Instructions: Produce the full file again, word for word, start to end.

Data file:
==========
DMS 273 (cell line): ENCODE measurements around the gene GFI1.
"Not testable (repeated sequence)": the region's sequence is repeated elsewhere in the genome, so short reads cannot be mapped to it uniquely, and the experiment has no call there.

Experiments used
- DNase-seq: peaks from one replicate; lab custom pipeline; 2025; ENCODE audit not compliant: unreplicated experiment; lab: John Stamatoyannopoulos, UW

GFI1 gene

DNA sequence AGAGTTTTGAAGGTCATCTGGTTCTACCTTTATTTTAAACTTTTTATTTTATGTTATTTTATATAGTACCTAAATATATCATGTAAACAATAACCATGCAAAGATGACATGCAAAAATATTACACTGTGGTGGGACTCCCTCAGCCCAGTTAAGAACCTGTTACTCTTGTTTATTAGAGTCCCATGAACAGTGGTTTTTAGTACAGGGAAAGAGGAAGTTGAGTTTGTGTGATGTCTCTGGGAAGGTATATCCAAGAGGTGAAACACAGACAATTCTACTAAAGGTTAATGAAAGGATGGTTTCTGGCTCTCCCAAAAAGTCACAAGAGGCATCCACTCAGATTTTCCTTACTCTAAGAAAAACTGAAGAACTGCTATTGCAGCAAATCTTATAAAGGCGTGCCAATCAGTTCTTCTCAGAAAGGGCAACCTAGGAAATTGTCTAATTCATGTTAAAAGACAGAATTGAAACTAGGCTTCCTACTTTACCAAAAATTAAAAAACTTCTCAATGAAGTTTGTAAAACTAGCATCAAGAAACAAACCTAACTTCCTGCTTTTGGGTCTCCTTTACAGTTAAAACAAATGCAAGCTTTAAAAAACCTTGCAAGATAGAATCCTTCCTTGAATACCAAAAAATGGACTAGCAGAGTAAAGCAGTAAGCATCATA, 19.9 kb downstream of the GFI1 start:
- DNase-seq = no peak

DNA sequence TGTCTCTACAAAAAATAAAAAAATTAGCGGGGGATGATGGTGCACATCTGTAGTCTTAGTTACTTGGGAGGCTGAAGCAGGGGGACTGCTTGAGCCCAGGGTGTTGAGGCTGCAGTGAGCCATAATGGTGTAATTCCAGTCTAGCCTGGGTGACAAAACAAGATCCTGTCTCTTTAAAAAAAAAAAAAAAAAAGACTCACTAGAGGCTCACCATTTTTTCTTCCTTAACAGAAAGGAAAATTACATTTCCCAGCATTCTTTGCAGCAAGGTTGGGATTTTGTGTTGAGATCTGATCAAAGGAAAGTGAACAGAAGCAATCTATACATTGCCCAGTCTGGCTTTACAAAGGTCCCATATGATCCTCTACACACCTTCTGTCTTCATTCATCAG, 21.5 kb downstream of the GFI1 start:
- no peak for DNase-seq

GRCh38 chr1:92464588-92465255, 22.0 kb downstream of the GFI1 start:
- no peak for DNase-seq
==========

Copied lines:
DMS 273 (cell line): ENCODE measurements around the gene GFI1.
"Not testable (repeated sequence)": the region's sequence is repeated elsewhere in the genome, so short reads cannot be mapped to it uniquely, and the experiment has no call there.

Experiments used
- DNase-seq: peaks from one replicate; lab custom pipeline; 2025; ENCODE audit not compliant: unreplicated experiment; lab: John Stamatoyannopoulos, UW

GFI1 gene

DNA sequence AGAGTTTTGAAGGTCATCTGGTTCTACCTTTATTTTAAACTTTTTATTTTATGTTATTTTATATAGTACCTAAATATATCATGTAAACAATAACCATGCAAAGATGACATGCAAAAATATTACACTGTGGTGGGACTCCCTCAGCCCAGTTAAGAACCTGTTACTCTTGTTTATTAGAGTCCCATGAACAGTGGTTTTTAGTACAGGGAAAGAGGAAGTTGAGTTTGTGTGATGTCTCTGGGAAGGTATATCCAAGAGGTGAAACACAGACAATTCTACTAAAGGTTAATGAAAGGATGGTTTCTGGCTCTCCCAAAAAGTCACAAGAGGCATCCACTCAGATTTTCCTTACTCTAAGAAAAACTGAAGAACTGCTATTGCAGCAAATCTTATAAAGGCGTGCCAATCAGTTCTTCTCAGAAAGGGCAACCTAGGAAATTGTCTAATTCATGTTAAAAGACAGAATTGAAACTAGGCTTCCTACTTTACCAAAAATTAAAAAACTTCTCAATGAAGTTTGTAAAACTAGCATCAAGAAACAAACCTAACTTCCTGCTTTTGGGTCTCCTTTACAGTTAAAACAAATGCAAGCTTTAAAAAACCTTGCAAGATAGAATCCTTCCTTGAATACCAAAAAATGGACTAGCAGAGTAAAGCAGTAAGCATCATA, 19.9 kb downstream of the GFI1 start:
- DNase-seq = no peak

DNA sequence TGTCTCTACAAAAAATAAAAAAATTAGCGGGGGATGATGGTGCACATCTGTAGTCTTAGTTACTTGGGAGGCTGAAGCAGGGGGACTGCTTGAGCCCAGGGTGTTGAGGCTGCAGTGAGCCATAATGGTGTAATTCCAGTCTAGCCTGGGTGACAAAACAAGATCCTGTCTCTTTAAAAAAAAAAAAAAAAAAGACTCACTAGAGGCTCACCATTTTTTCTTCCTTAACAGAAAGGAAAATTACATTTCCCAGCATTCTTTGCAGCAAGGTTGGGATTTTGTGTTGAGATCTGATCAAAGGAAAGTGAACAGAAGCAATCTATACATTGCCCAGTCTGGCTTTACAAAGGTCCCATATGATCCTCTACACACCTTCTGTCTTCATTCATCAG, 21.5 kb downstream of the GFI1 start:
- no peak for DNase-seq

GRCh38 chr1:92464588-92465255, 22.0 kb downstream of the GFI1 start:
- no peak for DNase-seq